Saad Hariri
Saad Hariri Reuters

The political factions in Lebanon agreed on Thursday to form a new government, breaking a nine-month deadlock that only deepened the country' economic woes, The Associated Press reports.

The Hezbollah terrorist group, which has a strong political presence in Lebanon, will be a major part of Prime Minister Saad Hariri’s new cabinet.

Hezbollah and its allies gained more than half the seats of the 128-member Lebanese parliament in the election which took place in May of 2018. Hariri, the incumbent Prime Minister, was tasked with forming the next coalition despite his party’s significant losses in the vote.

Hariri, who is backed by Saudi Arabia, included Iranian-backed Hezbollah in his last cabinet as well.

A breakthrough became possible after weeks of backroom deals as economic pressures mounted, according to AP. The rival factions worked out a compromise allowing representation of Sunni lawmakers backed by Hezbollah, increasing the group's allies in the government.

The 30-seat government sees an increase in the number of ministries affiliated with Hezbollah.

For the first time, the group now holds the Ministry of Health, which has one of the country's largest budgets. Hariri had warned against Hezbollah holding the Health Ministry fearing it would be hit with sanctions.

The new health minister, Jamil Jabbak, is not a member of Hezbollah but is believed to be close to the group's leader, Hassan Nasrallah, and was his personal physician at one point, according to AP.

The Finance Ministry remained in the hands of a Hezbollah ally, Ali Hassan Khalil.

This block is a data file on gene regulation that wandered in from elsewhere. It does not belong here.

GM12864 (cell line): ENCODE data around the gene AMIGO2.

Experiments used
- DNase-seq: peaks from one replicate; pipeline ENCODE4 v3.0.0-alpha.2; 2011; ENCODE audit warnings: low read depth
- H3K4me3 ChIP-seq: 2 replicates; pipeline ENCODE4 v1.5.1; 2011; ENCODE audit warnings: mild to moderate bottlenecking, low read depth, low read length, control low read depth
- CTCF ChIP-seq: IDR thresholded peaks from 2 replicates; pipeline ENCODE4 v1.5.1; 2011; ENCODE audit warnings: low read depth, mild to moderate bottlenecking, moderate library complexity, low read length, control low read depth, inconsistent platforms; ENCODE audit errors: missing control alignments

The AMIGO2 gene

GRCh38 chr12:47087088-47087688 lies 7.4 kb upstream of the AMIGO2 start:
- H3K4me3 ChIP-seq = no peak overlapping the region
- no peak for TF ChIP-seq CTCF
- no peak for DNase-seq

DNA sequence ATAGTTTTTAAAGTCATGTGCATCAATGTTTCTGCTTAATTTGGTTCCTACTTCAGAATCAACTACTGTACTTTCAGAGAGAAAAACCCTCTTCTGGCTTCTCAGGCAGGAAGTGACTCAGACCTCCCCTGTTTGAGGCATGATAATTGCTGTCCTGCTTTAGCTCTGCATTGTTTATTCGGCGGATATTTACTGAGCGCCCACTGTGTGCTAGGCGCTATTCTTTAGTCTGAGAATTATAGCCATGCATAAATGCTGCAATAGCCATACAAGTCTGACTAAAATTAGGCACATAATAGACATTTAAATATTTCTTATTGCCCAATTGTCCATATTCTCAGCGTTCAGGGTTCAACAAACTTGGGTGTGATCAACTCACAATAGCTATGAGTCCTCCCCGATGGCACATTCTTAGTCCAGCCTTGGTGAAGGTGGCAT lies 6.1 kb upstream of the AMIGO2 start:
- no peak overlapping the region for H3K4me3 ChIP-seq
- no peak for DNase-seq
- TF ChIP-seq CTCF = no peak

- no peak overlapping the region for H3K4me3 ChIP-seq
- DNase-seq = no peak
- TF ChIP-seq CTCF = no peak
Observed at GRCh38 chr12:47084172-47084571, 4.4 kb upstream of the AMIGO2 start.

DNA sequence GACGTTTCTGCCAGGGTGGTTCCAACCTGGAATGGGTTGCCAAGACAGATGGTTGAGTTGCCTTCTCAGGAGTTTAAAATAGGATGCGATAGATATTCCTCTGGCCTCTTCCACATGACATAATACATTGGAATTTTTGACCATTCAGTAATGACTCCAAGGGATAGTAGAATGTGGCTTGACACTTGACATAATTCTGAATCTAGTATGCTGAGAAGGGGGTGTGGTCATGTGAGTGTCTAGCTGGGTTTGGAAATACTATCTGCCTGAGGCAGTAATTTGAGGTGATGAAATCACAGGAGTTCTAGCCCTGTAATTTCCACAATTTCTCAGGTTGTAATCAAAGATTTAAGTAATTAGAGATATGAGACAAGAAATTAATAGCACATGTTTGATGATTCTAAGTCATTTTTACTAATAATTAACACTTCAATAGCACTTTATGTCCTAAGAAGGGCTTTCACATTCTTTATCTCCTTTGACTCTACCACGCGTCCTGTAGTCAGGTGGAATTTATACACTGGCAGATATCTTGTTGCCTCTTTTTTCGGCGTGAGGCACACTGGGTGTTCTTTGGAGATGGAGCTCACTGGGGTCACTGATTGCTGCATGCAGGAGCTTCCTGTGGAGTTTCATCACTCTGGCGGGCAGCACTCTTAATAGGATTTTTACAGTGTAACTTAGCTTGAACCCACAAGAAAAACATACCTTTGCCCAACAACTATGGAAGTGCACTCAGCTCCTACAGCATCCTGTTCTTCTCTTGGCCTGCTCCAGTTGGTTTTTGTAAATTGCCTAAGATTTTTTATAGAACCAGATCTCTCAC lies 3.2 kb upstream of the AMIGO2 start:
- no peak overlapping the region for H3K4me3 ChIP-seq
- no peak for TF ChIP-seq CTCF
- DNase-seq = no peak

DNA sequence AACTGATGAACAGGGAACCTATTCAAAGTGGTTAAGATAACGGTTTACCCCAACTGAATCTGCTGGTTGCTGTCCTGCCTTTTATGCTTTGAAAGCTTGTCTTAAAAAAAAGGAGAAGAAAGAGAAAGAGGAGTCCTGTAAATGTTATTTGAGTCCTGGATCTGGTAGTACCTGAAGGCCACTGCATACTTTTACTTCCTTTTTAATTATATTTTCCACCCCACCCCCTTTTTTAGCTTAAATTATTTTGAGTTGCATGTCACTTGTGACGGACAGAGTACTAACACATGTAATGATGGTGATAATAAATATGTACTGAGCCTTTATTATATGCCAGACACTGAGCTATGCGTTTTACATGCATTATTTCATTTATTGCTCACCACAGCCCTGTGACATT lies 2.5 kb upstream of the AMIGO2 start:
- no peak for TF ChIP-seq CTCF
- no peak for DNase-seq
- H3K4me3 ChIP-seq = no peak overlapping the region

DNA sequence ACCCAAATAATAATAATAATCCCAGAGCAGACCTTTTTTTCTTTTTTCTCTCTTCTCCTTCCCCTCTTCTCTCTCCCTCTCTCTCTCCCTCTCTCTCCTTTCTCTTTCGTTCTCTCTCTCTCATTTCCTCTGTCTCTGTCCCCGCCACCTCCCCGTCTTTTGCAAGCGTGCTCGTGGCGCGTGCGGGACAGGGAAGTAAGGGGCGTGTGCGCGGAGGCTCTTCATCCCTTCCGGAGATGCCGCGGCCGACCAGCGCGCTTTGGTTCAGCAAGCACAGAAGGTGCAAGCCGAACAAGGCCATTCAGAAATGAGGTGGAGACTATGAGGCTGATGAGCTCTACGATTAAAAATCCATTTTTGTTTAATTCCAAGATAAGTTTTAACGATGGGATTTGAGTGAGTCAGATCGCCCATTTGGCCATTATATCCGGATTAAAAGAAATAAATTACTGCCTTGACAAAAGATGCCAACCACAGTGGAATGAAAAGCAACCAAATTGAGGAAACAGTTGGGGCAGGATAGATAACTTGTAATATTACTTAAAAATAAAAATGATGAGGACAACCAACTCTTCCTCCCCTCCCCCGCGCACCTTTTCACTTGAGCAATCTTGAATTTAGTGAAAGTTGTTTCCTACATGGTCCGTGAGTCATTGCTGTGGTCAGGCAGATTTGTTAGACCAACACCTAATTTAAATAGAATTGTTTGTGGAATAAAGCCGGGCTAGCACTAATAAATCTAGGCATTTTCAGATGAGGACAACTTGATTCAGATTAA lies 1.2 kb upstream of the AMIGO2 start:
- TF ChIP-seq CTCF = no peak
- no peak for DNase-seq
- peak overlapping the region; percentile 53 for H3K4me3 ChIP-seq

For the first time, the Lebanese government includes four women ministers, doubling their representation. They include Raya al-Hassan, who was named to the powerful Ministry of Interior in charge of internal security. Al-Hassan, a member of Hariri's party, was a former Cabinet minister.

Hariri's party also named Violette Safadi to be state minister for women's affairs, a post previously held by a man.

May Chidiac, who lost her arm and leg in an assassination attempt in a 2005 bombing, was named state minister for administrative development by the Christian Lebanese Forces group. Another woman, Nada Bustani, was named by the president's political faction to hold the strategic post of energy minister.

Gebran Bassil, the son-in-law of the Lebanese president, remains foreign minister.

Hezbollah is blacklisted as a terrorist organization by the West and even by some Arab countries, but some of those designations, most notably in the EU and in Britain, make a distinction between Hezbollah’s “military wing” and its political arm.

A State Department official in December expressed concern over Hezbollah’s rising clout in Lebanon and said the United States hopes Lebanon's next government will work with it on areas of mutual interest.